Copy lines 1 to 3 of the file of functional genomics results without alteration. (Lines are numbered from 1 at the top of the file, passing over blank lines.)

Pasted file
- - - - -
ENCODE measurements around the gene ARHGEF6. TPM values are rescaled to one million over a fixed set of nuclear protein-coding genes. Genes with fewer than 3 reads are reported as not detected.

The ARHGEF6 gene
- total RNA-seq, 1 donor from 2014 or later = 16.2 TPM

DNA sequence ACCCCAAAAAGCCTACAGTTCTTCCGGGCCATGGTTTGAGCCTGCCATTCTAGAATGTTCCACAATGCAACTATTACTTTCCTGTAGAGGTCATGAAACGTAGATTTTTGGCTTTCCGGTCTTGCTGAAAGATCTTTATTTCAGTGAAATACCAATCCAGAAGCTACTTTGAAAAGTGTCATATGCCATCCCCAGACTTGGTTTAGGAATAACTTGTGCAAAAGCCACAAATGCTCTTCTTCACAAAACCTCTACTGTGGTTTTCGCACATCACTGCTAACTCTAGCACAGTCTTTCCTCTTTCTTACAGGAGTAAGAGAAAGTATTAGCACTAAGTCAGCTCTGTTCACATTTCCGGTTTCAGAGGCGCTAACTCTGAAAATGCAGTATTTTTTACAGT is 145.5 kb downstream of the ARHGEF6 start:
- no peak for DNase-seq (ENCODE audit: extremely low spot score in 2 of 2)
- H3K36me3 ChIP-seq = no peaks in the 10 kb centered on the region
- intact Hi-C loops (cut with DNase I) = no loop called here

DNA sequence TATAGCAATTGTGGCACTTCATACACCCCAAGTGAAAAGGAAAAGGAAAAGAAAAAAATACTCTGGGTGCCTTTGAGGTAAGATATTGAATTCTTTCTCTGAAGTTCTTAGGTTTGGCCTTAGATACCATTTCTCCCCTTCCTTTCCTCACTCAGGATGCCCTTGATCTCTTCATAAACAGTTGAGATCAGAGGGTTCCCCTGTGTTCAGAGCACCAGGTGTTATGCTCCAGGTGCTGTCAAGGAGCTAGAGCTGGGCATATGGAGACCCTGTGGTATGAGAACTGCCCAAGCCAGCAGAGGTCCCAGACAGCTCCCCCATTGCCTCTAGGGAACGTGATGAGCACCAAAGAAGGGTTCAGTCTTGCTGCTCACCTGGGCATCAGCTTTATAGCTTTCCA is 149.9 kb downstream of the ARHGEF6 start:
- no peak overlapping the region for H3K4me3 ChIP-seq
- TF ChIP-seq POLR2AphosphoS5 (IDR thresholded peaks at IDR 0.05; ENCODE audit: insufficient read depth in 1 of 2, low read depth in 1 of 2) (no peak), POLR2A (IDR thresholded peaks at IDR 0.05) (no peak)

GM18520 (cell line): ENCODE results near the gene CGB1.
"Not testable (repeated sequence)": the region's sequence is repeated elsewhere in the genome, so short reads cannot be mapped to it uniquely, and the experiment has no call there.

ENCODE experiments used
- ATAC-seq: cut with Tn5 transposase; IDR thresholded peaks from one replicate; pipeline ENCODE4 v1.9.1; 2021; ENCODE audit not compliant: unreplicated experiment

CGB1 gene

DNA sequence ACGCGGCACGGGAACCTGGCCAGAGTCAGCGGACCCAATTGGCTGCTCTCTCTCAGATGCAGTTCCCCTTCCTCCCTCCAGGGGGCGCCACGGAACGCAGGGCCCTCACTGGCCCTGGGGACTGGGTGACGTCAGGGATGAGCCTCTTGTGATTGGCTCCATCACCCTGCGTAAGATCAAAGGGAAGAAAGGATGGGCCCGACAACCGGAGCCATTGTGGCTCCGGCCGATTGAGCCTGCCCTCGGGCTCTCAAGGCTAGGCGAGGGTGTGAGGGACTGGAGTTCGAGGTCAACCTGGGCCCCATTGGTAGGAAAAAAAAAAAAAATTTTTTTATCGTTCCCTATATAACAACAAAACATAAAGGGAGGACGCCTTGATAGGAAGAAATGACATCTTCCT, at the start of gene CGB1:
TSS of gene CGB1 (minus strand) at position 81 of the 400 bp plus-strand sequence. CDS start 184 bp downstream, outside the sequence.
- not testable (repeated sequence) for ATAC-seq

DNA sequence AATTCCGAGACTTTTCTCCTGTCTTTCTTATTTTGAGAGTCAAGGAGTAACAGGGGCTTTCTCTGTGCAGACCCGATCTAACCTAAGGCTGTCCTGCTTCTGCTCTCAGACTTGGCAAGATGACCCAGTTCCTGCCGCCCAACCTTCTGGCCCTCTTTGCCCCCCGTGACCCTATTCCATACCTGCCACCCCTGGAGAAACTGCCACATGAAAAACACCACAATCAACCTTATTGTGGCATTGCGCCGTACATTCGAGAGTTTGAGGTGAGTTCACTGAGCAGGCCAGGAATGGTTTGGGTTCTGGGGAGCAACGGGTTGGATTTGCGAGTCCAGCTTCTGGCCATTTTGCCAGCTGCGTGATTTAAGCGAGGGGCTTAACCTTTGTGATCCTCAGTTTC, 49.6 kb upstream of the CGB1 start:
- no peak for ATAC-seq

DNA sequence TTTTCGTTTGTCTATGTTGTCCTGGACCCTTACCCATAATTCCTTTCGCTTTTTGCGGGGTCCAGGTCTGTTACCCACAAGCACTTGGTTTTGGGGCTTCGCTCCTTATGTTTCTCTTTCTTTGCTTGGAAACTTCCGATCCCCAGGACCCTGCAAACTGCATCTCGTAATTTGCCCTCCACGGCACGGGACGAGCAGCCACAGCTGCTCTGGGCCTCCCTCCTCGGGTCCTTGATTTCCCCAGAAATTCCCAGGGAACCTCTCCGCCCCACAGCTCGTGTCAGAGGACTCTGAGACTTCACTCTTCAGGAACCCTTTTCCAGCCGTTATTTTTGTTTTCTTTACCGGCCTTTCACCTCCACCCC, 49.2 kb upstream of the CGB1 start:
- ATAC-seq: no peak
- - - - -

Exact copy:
ENCODE measurements around the gene ARHGEF6. TPM values are rescaled to one million over a fixed set of nuclear protein-coding genes. Genes with fewer than 3 reads are reported as not detected.

The ARHGEF6 gene
- total RNA-seq, 1 donor from 2014 or later = 16.2 TPM